Food is the basic necessity of man and is invaluable for healthy existence. However, most foods fit for consumption undergo deterioration and spoilage. In order to combat this problem foods have to be preserved.
Food preservation can be defined as the science that deals with the process of prevention of decay or spoilage of food thus allowing it to be stored in a fit condition for future use. Preservation of food increases the shelf life of foods and thus ultimately ensures its supply during times of scarcity and natural drought.
Food spoilage is a state in which food is deprived of its good or effective qualities. Deterioration or spoilage starts from the time food is harvested slaughtered or manufactured and results in undesirable changes in the physical and chemical characteristics of food.
Causes of food spoilage :
· Growth and activity of microorganisms such as bacteria, yeast and moulds.
· Activities of food enzymes and other chemical reactions within the food.
· Inappropriate temperatures for a given food.
· Gain or loss of moisture.
· Reaction with oxygen and light.
· Physical stress or abuse.
· Insects and rodents.
Non-enzymatic reactions in food such as oxidation and mechanical damage.
PRINCIPLES OF FOOD PRESERVATION
1. Prevention or delay of microbial decomposition.
a) by keeping out micro organisms (asepsis)
b) by removal of micro organisms (eg. filtration)
c) by hindering the growth and activity of micro organisms. (eg.) refrigeration, dehydration, addition of chemical preservatives.
d) by killing micro organisms. (eg.) boiling, irradiation.
2. Prevention or delay of self-decomposition of food.
a) by destruction or inactivation of enzymes. eg. by blanching. The steaming or boiling of fruits or vegetables in water for few minutes to inactivate natural enzymes and facilitates removal of skin is known as blanching.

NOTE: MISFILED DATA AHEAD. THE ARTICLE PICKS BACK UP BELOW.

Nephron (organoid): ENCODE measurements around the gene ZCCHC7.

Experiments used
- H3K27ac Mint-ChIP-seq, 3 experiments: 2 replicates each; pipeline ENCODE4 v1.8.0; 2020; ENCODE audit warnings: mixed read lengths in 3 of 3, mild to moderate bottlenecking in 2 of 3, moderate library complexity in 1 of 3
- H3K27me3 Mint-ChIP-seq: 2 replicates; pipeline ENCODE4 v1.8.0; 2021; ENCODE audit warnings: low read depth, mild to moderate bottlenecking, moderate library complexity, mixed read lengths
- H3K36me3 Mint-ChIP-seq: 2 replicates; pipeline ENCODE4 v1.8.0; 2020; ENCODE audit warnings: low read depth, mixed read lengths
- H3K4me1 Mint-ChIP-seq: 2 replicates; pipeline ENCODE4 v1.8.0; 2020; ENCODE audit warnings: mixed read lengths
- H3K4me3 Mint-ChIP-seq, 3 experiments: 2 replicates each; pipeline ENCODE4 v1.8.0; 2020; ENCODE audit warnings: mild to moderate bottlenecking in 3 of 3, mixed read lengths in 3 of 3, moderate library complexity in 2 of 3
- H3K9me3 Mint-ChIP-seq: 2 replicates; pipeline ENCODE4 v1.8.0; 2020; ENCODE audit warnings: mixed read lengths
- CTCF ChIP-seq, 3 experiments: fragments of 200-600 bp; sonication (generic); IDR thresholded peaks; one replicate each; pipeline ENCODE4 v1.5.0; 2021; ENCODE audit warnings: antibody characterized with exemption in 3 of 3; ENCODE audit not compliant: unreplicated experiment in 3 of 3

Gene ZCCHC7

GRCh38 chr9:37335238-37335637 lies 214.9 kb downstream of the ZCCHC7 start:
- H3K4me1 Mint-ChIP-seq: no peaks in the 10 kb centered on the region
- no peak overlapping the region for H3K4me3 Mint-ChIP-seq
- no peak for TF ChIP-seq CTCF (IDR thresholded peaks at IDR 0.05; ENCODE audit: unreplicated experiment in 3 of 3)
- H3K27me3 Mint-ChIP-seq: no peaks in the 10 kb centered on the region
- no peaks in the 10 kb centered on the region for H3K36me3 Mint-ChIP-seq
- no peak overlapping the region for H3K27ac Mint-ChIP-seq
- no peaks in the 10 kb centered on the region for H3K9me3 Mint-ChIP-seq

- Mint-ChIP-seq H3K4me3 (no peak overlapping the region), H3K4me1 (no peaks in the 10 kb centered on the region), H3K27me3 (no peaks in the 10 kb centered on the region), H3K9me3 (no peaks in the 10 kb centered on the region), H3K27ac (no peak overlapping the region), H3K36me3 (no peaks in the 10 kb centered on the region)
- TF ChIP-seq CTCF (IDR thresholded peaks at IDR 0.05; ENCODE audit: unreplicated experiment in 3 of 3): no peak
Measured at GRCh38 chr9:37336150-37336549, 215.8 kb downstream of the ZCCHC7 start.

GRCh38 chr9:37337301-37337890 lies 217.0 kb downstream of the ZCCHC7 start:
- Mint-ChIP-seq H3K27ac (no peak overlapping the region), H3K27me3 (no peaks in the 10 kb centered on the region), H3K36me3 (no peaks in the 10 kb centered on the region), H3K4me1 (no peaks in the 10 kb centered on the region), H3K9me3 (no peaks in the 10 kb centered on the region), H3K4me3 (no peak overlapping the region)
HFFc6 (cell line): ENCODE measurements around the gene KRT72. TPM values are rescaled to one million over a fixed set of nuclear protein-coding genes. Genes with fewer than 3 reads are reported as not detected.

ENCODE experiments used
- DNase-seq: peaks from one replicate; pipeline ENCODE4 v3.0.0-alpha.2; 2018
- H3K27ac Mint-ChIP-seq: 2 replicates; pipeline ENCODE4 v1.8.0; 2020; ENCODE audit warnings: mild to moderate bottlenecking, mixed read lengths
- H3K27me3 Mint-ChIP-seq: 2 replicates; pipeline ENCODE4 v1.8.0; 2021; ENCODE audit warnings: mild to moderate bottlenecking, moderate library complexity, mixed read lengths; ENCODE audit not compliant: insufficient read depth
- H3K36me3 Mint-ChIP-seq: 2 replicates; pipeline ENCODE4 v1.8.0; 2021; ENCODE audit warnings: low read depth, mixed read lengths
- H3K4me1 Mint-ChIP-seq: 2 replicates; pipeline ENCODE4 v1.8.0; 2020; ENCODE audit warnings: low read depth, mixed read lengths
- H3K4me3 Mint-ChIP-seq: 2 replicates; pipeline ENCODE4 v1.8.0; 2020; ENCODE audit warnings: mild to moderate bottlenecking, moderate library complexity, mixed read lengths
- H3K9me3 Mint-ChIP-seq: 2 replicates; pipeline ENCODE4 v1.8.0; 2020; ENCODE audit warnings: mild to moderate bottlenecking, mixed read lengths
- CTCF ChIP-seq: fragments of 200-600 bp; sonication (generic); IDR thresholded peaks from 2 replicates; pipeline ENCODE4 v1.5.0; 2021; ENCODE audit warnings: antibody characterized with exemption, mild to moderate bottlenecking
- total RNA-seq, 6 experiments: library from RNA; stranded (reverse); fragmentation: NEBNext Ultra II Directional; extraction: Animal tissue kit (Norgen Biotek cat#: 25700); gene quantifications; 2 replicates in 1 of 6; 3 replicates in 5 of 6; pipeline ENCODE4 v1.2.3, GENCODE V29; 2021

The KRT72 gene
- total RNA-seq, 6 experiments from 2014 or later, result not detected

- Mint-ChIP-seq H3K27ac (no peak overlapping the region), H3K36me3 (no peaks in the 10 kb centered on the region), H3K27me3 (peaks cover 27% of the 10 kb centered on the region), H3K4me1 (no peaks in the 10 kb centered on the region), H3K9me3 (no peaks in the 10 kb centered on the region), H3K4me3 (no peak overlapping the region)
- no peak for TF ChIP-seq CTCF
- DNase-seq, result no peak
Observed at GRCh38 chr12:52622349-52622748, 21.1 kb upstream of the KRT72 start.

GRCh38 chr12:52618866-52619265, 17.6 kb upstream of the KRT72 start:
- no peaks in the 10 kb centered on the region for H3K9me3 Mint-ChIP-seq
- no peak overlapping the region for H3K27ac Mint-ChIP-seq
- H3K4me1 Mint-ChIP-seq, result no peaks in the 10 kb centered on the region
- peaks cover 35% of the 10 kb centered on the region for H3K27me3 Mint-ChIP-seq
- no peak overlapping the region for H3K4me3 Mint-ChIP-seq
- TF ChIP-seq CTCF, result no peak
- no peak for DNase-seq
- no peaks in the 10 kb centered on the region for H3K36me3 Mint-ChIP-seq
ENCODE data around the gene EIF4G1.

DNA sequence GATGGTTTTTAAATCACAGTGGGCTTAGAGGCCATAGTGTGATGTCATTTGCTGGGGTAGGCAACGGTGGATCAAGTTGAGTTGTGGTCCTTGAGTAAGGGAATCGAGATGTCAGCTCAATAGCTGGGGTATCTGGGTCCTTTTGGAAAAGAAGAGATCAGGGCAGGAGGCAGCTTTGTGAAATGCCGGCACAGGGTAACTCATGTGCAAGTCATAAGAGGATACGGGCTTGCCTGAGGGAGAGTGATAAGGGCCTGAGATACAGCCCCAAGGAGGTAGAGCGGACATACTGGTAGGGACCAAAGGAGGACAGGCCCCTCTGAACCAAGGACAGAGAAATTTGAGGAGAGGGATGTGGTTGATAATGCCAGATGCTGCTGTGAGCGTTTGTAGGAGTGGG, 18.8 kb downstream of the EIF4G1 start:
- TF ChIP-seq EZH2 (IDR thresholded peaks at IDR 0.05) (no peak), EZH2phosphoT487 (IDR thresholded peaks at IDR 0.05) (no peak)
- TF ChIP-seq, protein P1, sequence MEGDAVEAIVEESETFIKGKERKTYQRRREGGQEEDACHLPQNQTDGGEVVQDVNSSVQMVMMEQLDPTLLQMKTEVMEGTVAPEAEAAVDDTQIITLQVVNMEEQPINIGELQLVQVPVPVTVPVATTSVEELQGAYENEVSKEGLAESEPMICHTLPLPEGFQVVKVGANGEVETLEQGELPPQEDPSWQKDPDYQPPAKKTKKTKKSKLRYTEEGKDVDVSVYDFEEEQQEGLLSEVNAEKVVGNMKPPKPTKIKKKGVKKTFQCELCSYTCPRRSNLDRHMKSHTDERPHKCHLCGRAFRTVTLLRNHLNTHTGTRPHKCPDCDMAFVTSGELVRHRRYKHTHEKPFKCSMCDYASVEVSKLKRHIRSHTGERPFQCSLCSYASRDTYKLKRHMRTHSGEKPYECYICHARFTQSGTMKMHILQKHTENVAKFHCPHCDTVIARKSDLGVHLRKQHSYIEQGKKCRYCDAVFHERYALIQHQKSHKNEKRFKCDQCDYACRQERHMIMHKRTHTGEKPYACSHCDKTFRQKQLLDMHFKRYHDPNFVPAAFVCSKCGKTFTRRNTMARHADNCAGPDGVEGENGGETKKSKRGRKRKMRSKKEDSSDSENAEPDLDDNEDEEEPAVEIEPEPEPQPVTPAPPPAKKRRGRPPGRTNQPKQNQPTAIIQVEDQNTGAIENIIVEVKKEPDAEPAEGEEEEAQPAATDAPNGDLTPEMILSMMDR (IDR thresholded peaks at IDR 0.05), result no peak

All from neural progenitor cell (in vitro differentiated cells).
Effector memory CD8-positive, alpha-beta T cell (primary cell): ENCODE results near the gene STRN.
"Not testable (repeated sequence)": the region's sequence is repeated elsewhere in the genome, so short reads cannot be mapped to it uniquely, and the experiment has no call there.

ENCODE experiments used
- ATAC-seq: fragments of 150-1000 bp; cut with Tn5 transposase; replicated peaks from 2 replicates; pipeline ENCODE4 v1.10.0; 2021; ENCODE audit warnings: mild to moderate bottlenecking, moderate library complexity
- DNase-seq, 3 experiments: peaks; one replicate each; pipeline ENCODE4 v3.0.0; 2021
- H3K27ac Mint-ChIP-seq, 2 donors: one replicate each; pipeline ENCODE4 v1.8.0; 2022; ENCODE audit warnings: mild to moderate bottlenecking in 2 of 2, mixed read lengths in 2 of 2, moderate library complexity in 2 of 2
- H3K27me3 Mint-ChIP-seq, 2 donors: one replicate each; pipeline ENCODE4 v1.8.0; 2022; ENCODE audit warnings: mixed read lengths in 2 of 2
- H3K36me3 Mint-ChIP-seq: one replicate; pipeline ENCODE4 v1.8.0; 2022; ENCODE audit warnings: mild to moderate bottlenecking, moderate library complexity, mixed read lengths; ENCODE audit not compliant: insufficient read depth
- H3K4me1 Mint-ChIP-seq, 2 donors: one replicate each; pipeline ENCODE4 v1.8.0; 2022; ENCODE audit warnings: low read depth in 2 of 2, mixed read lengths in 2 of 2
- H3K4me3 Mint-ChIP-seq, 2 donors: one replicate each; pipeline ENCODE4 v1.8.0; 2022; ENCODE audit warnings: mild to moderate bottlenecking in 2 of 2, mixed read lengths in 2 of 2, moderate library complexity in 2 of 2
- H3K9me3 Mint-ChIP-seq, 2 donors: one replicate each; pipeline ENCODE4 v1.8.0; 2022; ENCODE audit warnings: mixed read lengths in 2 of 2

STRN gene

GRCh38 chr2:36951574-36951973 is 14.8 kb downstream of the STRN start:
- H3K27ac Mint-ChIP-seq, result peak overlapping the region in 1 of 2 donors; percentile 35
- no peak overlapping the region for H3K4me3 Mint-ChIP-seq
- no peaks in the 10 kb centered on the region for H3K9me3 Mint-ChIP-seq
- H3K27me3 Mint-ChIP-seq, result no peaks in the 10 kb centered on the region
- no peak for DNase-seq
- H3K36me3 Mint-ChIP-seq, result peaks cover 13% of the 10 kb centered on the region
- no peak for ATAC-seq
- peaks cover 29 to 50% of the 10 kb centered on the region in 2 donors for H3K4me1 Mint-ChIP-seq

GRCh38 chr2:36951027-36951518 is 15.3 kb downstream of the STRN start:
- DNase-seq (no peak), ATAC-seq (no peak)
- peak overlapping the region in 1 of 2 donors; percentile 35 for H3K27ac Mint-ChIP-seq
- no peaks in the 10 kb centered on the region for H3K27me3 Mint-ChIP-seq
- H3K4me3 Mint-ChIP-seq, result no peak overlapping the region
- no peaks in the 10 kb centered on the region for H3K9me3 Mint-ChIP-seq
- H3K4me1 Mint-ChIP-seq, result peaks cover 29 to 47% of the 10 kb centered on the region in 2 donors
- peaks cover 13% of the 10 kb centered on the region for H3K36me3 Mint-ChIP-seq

b) by prevention or delay of purely chemical reactions. eg. prevention of oxidation by the use of anti-oxidants.
3. Prevention of damage caused by insects, animals and mechanical causes.
METHODS OF FOOD PRESERVATION
A perusal of the history of food preservation reveals that food preservation had its beginning from time immemorial and could be traced to nearly a thousand years ago.
Salting of meat, fish, and vegetables was the oldest method of preservation and could be traced back to the ancient Egypt and Greek civilisations.
Pickling in salt and vinegar, sun-drying and preservation of fruits and vegetables in sugar and honey were among the other methods used.
Storage of food in frozen conditions was also practiced for centuries in places where freezing temperatures were recorded.
The discovery of canning as a standard technique of preserving foods in sealed containers subject to high temperature was established in 1810 by Nicholas Appert. Around 1860, Louis Pasteur discovered that microbes were the main cause of spoilage and introduced a heat treatment known as pasteurisation to the world.
All methods used for food preservation are based on preventing or retarding the cause of spoilage.
When growth of micro organism is only retarded, preservation is temporary. When spoilage organisms are completely destroyed a more permanent preservation is achieved.